Bisotun bears testimony to eloquent art scene of prehistoric Iran

March 29, 2017

TEHRAN – Bisotun bas-relief bears exceptional testimony to the distinctive visual arts in prehistoric Iran. It is nested on an elevated limestone cliff of a mountain of the same name in Iran’s western Kermanshah Province.

Inscribed on the UNESCO World Heritage site, the inscription is a patchwork of immense yet impressive life-size carvings depicting the king Darius I and several other figures.  It was the first cuneiform writing that was deciphered in the 19th century.

Darius I, byname Darius the Great (r. 522–486 BC) was one of the greatest rulers of the Achaemenid dynasty, who was noted for his administrative genius and for his great building projects.

The inscription, measuring about 15 meters high and 25 meters wide, was created on the order of King Darius I in 521 BC. It bears three different cuneiform script languages: Old Persian, Elamite, and Babylonian.

Much of it celebrates his victories over numerous pretenders to the Persian Empire’s throne. It is unique, being the only known monumental text of the Achaemenids to document a specific historic event, that of the re-establishment of the empire by the king.

UNESCO has it that Bisotun bears an outstanding testimony to the important interchange of human values on the development of monumental art and writing, reflecting ancient traditions in monumental bas-reliefs.

Once deciphered in the 19th century, it opened the door to previously unknown aspects of ancient civilizations. In that sense, the inscription at Bisotun has had a value for Assyriology comparable to that of the Rosetta Stone for Egyptology.

According to legend, the figure represents Gaumata, the pretender to the throne whose assassination led to Darius’ rise to power. This symbolic representation of the Achaemenid king in relation to his enemy reflects traditions in monumental bas-reliefs that date from ancient Egypt and the Middle East, and which were subsequently further developed during the Achaemenid and later empires.

The massive site of Bisotun also features vestiges of Old Persian history, art and architecture, amongst them is the Statue of Hercules that was discovered around 1957.

Under visitors’ eyes

Here is a select of comments that visitors to the UNESCO World Heritage site have posted to TripAdvisor, one of the most popular travel websites in the world:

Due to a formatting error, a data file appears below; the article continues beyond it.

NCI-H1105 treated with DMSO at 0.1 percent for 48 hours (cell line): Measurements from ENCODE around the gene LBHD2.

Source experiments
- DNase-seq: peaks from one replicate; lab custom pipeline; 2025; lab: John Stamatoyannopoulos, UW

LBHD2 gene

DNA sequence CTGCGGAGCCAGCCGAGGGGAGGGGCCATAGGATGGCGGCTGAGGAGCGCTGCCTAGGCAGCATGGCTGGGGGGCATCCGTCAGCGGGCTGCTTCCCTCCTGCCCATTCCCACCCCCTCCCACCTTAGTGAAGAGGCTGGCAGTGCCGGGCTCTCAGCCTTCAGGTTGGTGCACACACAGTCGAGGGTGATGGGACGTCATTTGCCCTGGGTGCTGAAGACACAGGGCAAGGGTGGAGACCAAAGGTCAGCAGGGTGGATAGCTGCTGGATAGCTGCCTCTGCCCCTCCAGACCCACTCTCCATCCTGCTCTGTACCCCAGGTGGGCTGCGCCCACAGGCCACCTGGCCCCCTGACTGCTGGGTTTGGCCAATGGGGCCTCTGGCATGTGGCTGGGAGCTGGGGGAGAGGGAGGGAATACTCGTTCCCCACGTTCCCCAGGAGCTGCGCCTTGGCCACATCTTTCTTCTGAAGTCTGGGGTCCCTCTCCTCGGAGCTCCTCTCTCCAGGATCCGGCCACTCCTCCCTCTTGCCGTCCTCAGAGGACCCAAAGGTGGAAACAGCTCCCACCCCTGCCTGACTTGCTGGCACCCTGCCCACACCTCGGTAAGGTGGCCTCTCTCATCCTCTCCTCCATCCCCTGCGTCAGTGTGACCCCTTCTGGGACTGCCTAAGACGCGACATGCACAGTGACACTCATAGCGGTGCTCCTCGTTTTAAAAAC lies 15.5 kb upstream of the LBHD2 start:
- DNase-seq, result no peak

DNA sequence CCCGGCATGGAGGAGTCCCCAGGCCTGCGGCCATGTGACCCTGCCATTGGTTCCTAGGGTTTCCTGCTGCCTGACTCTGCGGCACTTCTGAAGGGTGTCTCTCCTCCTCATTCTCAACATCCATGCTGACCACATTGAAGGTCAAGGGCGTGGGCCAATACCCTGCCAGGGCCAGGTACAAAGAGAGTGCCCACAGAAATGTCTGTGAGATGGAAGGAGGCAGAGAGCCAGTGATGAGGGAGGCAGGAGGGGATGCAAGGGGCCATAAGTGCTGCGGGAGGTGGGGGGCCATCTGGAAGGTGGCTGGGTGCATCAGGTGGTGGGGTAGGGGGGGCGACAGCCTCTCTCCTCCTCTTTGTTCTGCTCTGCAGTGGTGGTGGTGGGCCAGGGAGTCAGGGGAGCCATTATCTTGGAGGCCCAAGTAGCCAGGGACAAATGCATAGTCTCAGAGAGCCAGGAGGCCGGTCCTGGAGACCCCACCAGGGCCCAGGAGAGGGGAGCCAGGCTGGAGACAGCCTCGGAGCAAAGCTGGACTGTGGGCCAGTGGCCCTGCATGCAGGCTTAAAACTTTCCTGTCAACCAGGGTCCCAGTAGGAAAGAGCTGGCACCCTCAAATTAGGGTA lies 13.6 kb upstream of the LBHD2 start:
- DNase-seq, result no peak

‘World-famous Darius I bas-relief carving’

About 60 meters above the road the world-famous carving presenting Darius I receiving chained supplicants, surrounded by inscriptions in three different ‘lost’ languages.

Bring binoculars to fully enjoy the beauty of this scene. (Wim Antwerp from Belgium, visited Sep. 2016)

‘Beautiful but difficult to see much of it’

A lot of points for the beauty and history of these wonderful carvings, but it does detract that you can not only get close enough to see them, you are further impeded by the scaffolding.

Binoculars are a good addition, maybe even they could set up one of those telescopes that are on many high buildings so that you can look at the city, but in this case, you could look at the writing and carvings. The lower carvings are easier to see and appreciate. Love that angel of the right side of the arch. (Miriahm D. from Colorado, visited May 2016)

‘Stunning engravings, both in design and size’

These rock engravings from direness eras are very impressive, in particular those from the time of Darius I. You cannot access the finest carvings which are high up, so bring a good telephoto lens if you have one. (Peter from London, visited August 2015)

 PHOTO: A view of Bisotun bas-relief in Kermanshah Province, western Iran. It is associated with the Achaemenid king Darius I and bears three different cuneiform script languages.

AFM/MG

Comments

  • 2017-03-30 15:04
    Wow....che khoob
  • 2017-04-09 07:43
    Darius the Great ascended to the throne of the Persian Empire in 521 BC. The king of Persia was born in 522 B.C. That is a joke.

Leave a Comment

1 + 16 =